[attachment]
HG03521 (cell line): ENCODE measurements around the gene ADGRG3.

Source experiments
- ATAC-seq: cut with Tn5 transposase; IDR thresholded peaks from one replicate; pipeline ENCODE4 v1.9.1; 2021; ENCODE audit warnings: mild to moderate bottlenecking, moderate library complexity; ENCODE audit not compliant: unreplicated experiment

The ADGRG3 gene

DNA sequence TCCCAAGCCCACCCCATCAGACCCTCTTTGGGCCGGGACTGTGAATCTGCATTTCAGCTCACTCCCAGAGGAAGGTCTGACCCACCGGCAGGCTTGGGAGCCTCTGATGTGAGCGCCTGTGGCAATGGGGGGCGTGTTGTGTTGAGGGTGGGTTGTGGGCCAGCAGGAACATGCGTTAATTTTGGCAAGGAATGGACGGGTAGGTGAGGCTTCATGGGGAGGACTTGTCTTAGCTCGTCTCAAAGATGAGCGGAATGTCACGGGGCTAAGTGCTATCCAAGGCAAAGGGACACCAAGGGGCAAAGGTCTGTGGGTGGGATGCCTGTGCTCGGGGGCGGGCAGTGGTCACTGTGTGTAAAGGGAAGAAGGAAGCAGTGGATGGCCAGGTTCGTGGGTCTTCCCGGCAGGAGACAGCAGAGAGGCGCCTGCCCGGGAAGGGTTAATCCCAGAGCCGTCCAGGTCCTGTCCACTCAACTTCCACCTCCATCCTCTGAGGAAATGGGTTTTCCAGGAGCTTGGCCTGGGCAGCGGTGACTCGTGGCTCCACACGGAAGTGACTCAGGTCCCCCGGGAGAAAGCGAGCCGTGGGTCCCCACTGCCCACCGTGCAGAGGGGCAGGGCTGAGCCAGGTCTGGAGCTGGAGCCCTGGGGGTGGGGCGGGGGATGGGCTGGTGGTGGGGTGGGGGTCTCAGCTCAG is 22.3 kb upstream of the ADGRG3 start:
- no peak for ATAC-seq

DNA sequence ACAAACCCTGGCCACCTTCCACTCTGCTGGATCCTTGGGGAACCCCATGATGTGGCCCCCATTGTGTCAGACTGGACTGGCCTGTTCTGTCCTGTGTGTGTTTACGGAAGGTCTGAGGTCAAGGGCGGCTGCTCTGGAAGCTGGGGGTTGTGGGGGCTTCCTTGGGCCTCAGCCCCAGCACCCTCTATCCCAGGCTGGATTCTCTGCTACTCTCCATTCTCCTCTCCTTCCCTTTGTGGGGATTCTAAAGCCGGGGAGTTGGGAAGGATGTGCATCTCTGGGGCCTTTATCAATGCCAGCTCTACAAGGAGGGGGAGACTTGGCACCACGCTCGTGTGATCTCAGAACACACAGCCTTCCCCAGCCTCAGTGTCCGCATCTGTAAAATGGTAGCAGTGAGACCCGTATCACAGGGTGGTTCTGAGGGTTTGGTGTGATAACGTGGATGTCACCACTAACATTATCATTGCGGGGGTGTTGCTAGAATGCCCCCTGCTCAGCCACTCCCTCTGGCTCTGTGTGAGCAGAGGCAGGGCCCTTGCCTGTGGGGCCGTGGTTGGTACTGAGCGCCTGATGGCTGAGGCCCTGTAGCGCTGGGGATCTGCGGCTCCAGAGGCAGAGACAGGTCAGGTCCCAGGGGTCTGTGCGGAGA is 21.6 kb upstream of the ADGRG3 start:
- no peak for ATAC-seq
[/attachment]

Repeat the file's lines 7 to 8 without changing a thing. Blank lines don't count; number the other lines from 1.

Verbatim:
DNA sequence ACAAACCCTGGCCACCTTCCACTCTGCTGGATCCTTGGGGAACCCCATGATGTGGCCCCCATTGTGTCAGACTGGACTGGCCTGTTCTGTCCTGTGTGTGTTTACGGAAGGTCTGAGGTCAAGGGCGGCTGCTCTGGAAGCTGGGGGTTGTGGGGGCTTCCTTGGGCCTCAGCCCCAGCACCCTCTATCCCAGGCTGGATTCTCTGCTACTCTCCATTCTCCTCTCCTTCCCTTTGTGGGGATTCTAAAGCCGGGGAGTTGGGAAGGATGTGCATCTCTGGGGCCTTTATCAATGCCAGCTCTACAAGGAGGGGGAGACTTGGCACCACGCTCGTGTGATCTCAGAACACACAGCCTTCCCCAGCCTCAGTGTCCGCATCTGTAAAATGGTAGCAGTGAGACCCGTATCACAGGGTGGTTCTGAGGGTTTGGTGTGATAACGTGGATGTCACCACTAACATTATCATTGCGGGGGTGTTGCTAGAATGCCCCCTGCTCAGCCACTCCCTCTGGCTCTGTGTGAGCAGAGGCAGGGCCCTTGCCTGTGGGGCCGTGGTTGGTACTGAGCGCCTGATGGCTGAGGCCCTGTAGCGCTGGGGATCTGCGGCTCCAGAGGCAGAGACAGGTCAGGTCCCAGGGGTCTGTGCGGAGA is 21.6 kb upstream of the ADGRG3 start:
- no peak for ATAC-seq